Shared Or Joint Child Custody: How They Differ

Child custody issues can be among the most contentious areas when parents divorce. The level of cooperation and respect that a divorcing couple demonstrates for each other can have an tremendous effect on how long your divorce case drags on and how much money gets spent to litigate it. Making a good, fair and workable child custody agreement outside of court can be extremely beneficial; after all, who knows whats best for your child other than you?

The terms "joint" and "shared" in regards to child custody may at first appear to be the same thing, but these two forms of custody are actually quite different. It's important to know the difference, since your divorce agreement will specify the exact type that you both agree to follow, and you should ensure that you are on the same page as the court system. Read on for an explanation of the two types of child custody.

Joint Child Custody

This custody concept specifies one parent to hold primary physical custody of the child, with major decisions involving the child being made by both parents equally. A stable home environment may be important for younger children, and a generous visitation schedule allows the other parent to spend time with the child. This type of custody is ideal if the parents get along enough to come together and agree on issues related to parenting, such as education, religion, discipline and other major areas of concern. For parents who live in different states, this can be a workable solution for custody placement.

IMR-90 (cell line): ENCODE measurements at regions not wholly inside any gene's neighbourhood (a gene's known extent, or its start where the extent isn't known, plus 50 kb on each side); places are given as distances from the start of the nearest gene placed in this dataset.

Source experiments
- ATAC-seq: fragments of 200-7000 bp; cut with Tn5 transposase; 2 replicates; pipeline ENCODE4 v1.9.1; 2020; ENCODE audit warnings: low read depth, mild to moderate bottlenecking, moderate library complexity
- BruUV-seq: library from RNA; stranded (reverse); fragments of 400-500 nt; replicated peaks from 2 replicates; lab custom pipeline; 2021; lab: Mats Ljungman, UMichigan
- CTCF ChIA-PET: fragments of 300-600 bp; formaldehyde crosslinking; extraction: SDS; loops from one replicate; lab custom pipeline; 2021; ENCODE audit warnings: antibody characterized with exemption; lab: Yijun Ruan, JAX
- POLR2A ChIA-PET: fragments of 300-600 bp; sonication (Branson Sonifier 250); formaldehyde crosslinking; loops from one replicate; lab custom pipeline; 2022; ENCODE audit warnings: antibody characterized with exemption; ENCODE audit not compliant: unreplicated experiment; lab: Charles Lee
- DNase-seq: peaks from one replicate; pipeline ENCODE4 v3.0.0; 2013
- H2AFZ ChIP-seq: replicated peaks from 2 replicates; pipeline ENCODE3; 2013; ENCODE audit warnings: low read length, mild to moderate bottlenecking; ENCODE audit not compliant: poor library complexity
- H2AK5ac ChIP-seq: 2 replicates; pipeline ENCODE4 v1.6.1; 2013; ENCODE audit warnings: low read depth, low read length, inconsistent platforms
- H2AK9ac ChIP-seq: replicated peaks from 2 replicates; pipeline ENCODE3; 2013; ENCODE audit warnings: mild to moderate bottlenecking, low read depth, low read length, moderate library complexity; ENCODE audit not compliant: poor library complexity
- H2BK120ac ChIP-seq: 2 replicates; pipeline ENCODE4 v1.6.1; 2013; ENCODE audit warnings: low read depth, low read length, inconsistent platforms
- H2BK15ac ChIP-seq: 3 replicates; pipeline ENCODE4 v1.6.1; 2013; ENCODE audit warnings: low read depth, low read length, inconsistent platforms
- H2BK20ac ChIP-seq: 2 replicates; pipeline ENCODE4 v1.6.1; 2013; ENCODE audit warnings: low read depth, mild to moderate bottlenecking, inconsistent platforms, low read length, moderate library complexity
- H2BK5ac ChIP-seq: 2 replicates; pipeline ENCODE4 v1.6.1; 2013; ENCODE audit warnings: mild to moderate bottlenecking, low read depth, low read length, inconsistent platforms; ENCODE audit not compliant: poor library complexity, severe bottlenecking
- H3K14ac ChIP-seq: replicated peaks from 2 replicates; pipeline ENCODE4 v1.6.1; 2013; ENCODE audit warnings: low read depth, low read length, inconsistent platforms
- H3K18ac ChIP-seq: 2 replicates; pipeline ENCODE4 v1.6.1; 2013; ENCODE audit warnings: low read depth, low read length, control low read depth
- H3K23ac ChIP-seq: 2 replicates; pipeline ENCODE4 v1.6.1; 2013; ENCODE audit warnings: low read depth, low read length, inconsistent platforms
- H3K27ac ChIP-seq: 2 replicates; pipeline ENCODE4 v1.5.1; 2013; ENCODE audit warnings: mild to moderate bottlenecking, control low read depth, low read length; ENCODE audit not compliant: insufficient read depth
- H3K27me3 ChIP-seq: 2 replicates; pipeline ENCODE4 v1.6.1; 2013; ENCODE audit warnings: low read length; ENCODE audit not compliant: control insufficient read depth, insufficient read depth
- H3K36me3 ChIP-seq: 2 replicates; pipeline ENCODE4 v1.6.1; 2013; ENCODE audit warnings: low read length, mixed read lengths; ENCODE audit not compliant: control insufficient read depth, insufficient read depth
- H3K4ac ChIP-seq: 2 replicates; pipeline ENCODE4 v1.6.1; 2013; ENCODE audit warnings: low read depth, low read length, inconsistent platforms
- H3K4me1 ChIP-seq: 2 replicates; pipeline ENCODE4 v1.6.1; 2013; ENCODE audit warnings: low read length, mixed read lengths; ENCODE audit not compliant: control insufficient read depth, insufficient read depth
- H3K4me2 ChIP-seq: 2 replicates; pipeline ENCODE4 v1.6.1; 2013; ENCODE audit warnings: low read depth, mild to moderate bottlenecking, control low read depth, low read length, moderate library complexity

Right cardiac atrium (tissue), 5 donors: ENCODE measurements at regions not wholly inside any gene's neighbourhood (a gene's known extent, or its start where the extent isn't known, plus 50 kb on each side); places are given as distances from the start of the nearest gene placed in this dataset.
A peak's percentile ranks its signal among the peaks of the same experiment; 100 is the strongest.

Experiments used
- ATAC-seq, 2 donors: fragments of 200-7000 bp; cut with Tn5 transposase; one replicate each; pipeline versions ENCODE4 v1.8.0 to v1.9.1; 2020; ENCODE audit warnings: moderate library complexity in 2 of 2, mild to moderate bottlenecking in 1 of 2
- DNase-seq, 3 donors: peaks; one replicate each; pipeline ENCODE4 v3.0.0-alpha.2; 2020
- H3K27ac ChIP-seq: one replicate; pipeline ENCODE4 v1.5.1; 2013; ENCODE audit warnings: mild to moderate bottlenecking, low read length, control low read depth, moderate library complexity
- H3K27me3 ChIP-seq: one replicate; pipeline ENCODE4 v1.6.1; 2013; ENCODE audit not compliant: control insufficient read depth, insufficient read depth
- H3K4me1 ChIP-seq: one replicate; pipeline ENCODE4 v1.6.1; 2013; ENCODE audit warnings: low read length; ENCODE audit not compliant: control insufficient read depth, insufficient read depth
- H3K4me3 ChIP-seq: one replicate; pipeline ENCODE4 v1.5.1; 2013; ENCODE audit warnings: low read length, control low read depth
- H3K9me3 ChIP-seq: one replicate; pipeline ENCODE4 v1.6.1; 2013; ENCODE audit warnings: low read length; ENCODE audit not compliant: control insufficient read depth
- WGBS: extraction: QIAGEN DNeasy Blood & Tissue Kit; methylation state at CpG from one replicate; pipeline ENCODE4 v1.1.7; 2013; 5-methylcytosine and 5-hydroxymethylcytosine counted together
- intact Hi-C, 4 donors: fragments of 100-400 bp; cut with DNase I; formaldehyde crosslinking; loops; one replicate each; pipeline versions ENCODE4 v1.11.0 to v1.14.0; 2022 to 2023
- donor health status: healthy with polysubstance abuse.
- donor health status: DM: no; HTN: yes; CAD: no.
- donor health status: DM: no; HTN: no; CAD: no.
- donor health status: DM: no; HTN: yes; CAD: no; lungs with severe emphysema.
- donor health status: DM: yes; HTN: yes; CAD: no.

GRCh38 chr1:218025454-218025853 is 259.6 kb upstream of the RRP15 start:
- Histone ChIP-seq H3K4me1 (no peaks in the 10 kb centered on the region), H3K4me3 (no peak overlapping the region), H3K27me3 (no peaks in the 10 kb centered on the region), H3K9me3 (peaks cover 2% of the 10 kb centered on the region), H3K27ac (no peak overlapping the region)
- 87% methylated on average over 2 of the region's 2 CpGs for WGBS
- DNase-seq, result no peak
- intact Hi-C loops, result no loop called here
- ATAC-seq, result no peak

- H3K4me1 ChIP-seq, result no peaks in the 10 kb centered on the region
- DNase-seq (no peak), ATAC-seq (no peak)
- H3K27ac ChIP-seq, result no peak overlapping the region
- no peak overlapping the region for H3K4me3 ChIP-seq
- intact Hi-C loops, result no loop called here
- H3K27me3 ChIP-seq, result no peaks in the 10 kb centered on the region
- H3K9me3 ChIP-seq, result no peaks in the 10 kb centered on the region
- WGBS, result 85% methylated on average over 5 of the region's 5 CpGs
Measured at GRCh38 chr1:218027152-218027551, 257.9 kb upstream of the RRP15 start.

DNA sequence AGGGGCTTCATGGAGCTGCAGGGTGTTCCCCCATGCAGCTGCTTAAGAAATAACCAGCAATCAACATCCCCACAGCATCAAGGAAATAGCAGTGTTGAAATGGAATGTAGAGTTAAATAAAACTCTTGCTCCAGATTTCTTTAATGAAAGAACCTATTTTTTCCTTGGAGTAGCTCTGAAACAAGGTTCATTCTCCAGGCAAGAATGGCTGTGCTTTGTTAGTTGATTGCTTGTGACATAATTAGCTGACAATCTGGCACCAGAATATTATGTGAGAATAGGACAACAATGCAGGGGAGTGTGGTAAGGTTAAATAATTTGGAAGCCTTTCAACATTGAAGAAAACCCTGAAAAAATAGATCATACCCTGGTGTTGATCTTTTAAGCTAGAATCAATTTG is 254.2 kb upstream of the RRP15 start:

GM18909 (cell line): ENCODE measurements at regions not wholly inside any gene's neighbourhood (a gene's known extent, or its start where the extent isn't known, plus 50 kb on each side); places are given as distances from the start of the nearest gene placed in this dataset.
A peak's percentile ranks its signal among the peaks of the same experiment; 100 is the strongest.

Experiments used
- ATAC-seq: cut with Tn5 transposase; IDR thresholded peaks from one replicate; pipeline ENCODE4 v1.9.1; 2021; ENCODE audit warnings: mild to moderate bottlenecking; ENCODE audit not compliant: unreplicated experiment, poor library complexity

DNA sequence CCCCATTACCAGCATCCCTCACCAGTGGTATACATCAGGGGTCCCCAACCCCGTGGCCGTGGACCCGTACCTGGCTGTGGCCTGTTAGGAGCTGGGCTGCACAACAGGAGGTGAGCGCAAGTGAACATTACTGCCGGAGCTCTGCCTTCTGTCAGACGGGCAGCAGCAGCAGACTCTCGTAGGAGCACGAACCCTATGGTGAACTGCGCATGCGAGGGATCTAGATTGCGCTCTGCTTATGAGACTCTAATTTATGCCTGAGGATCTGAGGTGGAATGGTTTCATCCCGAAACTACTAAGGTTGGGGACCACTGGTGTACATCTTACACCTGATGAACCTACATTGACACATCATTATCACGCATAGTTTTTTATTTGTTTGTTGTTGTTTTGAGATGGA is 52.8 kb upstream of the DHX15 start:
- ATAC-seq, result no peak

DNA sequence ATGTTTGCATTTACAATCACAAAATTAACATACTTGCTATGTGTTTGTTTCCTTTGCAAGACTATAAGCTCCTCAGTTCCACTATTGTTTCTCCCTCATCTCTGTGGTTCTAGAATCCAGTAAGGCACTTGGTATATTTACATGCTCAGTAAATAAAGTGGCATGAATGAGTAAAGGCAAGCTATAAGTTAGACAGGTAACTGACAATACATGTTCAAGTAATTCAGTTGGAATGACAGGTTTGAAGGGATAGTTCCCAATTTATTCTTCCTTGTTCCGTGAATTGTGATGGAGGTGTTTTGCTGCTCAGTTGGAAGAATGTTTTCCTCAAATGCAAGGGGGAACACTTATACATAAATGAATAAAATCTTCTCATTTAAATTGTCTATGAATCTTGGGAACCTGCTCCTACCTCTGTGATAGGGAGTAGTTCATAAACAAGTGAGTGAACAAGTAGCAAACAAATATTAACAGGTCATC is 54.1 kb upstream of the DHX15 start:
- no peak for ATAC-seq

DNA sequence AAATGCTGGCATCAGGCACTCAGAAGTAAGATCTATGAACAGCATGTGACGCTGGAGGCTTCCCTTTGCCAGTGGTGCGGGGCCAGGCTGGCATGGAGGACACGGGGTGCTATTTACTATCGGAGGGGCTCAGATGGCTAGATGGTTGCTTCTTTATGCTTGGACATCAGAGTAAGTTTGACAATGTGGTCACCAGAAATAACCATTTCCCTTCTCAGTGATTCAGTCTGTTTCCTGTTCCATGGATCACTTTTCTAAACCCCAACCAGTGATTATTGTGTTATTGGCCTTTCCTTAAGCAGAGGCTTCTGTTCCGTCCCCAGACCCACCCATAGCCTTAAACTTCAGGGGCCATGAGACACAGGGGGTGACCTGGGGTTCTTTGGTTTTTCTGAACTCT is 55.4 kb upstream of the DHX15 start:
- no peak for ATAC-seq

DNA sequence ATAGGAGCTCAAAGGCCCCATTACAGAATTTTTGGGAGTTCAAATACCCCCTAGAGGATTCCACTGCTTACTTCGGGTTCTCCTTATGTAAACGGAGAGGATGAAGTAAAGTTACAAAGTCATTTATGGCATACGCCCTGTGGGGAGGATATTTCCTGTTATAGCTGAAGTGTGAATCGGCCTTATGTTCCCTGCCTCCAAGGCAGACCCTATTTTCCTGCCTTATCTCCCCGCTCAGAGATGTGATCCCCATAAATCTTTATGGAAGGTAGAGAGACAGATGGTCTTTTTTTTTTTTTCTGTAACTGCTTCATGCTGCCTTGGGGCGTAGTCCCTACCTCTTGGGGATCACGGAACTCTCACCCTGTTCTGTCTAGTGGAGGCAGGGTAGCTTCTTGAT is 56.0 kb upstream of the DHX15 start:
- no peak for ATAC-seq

Shared Child Custody

Time spent with the child is at the center of the concept of shared custody. The percentages of time spent with each parent is sometimes spelled out, but traditionally custody agreements will allow equal time with the child for each parent. While seen as some to be the most "fair" form of custody, it can be an organizational nightmare to carry out. Parents should live in relatively close proximity for shared custody to work. While the child may benefit from being with both parents, having to keep two sets of belongings and dealing with the logistics of after-school activities and social obligations require parents with good organizational skills.

Keep in mind that child custody arrangements remain one of the issues that the courts are willing to revisit if necessary. The best interests of the child are at the forefront of the court's attitude about children, however, not issues about the inconvenience to the parents. Consult with your family law attorney for more information about the child custody arrangements and create a child custody agreement which benefits your child.